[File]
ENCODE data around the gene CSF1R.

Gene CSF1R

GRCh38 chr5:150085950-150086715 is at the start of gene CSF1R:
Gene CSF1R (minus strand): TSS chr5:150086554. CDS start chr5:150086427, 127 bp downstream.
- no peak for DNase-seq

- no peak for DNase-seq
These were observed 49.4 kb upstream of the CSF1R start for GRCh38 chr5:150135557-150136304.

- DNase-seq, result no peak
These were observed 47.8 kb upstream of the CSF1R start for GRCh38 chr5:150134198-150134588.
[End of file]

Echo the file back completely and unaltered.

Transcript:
ENCODE data around the gene CSF1R.

Gene CSF1R

GRCh38 chr5:150085950-150086715 is at the start of gene CSF1R:
Gene CSF1R (minus strand): TSS chr5:150086554. CDS start chr5:150086427, 127 bp downstream.
- no peak for DNase-seq

- no peak for DNase-seq
These were observed 49.4 kb upstream of the CSF1R start for GRCh38 chr5:150135557-150136304.

- DNase-seq, result no peak
These were observed 47.8 kb upstream of the CSF1R start for GRCh38 chr5:150134198-150134588.